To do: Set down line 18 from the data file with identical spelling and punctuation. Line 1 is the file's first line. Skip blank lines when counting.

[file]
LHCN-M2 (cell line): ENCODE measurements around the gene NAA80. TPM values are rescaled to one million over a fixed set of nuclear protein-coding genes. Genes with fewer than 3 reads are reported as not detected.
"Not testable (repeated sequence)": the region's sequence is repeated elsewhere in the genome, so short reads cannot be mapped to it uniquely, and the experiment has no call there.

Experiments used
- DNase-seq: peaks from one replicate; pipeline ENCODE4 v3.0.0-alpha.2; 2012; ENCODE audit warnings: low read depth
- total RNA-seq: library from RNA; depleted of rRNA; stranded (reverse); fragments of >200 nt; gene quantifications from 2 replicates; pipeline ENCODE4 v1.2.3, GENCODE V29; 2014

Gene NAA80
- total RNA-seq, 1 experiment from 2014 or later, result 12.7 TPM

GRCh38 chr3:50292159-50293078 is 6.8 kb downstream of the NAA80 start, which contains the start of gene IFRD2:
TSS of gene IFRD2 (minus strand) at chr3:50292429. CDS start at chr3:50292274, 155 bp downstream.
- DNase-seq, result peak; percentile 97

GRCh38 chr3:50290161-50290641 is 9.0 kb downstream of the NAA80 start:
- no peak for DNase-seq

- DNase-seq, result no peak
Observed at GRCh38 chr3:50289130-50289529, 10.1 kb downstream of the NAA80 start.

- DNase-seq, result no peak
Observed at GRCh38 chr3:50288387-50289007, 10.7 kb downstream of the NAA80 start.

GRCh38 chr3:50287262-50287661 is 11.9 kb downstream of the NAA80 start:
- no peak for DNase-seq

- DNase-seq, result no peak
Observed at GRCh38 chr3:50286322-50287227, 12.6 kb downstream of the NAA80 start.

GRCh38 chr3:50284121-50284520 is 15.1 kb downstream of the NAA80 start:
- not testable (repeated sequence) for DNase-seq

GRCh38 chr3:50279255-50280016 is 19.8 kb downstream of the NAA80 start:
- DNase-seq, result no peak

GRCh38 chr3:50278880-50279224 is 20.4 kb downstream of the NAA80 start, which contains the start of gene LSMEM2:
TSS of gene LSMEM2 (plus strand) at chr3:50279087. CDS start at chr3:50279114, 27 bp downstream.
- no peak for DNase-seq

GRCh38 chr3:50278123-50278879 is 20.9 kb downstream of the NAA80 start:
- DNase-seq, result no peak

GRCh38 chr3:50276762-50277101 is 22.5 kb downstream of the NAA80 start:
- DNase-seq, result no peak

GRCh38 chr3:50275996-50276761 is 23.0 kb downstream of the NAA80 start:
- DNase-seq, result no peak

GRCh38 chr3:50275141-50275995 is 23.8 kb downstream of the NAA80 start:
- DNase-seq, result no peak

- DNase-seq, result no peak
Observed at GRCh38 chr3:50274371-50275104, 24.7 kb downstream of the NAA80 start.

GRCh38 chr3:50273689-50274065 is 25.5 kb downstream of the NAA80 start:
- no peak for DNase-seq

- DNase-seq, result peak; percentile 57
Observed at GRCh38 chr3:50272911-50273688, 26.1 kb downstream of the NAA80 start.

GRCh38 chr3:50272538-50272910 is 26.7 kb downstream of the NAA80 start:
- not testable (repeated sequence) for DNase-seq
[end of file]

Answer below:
- no peak for DNase-seq